*NEW RELEASE SPECIAL* Review of KINDLE Ebook Outriders – Book 1 of the Outriders series by Jay Posey

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I was drawn to this book by the intriguing premise and cool cover. Would my hunch pay off?

outridersA daring hostage rescue leads to the discovery of an imminent terrorist attack. Thanks to the Outriders, thousands of lives are saved. Until they aren’t. Despite the intelligence and the warnings provided by the unit, the terrorist attack goes off unhindered. A dangerously cunning woman who most assuredly should be dead has seemingly returned. And her plans aren’t just devastating, they might be unstoppable. How do you defeat a hidden enemy when you can’t let them know they’ve been discovered? You send in the Outriders.

This is a future world where Mars has been colonised and Humanity travels among the stars with all sorts of cool gadgets Batman would kill Robin for. Lincoln is headhunted to lead a small elite group called the Outriders, who specialise in black ops, mission-impossible style assignments.

It is always something of a challenge to successfully begin a military science fiction adventure – obviously the scene setting needs to be thoroughly covered before everything kicks off. But wading through several pages of information right at the beginning of a book generally has me tossing it back onto the pile. Life is too short to tolerate a book – I need to at the very least like it, preferably love it… However, Posey surmounts this problem with the kind of ease that tells me he’s no debut author. There is a chilling opening chapter involving Lincoln. And I was hooked.

From then on, the pace doesn’t let up. I quickly bonded with the small group, so that when they set out on their first mission together, I was feeling nervous… That doesn’t happen all that often these days, but I really love it when it does.

You’ll be unsurprised to learn that it doesn’t go according to plan. There are a series of nasty surprises for our intrepid Outriders. In addition we are in the viewpoint of several of the villains and I was delighted to see that we get more than a hint of why The Woman is so implacably opposed to our heroes.
The villains are far more than mere cardboard baddies – they have plans and objectives beyond the mission and hopes for the future. I really enjoyed that. I can imagine at least some of these folk will re-emerge in future books. Meanwhile the current adventure zipped along at a cracking pace with plenty of tension and finished unexpectedly. The ending tied up most of the loose ends, leaving a couple of plotpoints dangling for the next book. Which I will be acquiring one way, or another.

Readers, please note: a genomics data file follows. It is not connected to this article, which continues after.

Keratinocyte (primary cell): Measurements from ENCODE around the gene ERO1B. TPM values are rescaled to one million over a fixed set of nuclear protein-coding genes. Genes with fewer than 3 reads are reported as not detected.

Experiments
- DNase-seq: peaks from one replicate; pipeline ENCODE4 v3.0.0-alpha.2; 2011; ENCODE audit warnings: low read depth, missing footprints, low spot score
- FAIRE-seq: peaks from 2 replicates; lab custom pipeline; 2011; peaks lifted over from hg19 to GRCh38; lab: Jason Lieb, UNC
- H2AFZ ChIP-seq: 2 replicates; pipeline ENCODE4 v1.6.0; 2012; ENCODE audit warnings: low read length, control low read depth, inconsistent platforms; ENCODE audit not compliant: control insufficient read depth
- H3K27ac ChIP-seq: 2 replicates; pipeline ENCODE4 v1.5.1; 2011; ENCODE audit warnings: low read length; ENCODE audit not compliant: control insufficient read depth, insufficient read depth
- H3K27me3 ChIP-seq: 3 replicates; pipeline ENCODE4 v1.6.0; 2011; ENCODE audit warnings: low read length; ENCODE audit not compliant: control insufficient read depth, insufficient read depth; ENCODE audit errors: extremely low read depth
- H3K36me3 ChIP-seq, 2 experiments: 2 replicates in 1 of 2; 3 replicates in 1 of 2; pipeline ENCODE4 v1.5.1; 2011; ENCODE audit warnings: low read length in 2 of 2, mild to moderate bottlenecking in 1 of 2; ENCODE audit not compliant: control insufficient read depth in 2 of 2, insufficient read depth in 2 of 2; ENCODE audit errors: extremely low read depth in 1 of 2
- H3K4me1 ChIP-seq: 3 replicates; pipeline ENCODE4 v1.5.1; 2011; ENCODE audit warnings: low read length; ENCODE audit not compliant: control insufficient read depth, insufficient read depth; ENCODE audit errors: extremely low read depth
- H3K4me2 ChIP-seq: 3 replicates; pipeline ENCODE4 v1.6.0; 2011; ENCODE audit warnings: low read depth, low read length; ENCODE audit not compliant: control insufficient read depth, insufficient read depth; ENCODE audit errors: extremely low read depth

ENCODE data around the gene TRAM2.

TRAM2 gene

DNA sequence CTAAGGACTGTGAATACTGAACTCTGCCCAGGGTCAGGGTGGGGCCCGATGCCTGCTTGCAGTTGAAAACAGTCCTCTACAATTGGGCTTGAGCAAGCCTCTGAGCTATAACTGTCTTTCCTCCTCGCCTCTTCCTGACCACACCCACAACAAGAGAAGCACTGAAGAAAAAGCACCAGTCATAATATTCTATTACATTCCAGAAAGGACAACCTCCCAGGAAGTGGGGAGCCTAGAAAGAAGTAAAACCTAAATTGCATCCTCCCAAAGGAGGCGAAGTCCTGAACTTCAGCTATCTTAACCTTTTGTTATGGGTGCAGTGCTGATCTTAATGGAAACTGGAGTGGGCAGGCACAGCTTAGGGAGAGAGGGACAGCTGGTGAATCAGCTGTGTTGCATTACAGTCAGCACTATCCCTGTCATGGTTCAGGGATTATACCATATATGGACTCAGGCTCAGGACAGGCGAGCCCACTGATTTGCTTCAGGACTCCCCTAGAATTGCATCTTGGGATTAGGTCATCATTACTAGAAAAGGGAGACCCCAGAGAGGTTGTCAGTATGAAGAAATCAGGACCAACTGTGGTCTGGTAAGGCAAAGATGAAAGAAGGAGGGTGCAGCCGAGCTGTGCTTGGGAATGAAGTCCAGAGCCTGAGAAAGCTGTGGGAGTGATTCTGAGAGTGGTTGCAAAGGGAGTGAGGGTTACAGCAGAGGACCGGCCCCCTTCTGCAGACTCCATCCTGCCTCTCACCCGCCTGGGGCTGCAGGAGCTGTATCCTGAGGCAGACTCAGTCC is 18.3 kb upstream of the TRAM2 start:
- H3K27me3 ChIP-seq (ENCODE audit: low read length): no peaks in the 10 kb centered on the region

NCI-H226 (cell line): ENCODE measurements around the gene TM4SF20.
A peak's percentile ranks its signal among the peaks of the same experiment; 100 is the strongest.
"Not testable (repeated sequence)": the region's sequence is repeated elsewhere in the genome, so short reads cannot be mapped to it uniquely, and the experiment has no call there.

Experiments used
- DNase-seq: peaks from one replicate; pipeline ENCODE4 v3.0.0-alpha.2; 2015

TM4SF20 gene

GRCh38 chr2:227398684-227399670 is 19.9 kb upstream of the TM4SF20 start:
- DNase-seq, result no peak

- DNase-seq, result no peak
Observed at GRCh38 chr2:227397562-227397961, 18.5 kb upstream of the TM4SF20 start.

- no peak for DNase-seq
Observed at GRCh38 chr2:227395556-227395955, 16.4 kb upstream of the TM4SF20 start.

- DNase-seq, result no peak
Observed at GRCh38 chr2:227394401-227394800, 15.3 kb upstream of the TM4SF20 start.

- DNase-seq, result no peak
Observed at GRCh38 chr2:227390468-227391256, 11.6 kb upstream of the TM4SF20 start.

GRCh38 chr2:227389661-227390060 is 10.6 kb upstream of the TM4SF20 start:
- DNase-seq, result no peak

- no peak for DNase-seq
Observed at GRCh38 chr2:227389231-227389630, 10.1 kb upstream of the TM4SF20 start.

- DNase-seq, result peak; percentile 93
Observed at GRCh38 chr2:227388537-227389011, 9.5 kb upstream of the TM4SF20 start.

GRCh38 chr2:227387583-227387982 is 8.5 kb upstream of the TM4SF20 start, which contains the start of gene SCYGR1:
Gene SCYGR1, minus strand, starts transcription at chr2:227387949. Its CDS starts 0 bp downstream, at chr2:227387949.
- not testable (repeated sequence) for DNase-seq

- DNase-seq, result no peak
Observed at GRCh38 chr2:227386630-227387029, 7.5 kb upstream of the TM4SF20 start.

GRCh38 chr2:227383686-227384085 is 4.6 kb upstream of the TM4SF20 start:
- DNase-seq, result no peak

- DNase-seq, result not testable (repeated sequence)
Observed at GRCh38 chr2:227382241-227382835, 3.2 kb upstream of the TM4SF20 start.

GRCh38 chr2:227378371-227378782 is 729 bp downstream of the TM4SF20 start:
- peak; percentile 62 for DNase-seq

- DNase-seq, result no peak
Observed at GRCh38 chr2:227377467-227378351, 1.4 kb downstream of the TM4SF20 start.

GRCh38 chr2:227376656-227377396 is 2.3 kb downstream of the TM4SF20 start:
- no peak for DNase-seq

The ebook arc copy of Outrider was provided by the publisher through NetGalley in return for an honest opinion of the book
9/10

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10 responses »

  1. This sounds excellent. The ‘information dump’ is very off-putting, particularly in science fiction, so I’m glad the author manages to steer clear – or at least do it in the best way possible! I definitely need to add more military SF to my reading pile.

    • Thank you for swinging by:). I haven’t read anything else by Jay Posey, but I certainly would after this offering. Really slick and entertaining, with a particular game-changing ‘thing’ going on that I don’t want to divulge. It’s always great when you discover another good author, isn’t it?

      • Happy to swing by, no need to say thanks. 🙂 Yes, it is great when you discover another good author especially when it’s one that’s not so well known as some.

  2. Great review! I don’t normally read books in this genre but your review has made me really interested in this book. I’m definitely going to add it to my list of books to look out for. 🙂

  3. Ha, the text on the cover says “the character dies on the first page”, and it instantly makes me think of Morgan’s “Altered Carbon” that used a similar trick: the character dies in the prologue (though it’s not his first death, and not the last either).

  4. Yes… I didn’t mention it in my review, because there’s an ongoing ‘thing’ around that whole plotline that feeds forward into the story. It’s a great hook, and like Kovacs in ‘Altered Carbon’, it really helps us bond with Lincoln, the main protagonist – who isn’t nearly as unpleasant as Kovacs, by the way…

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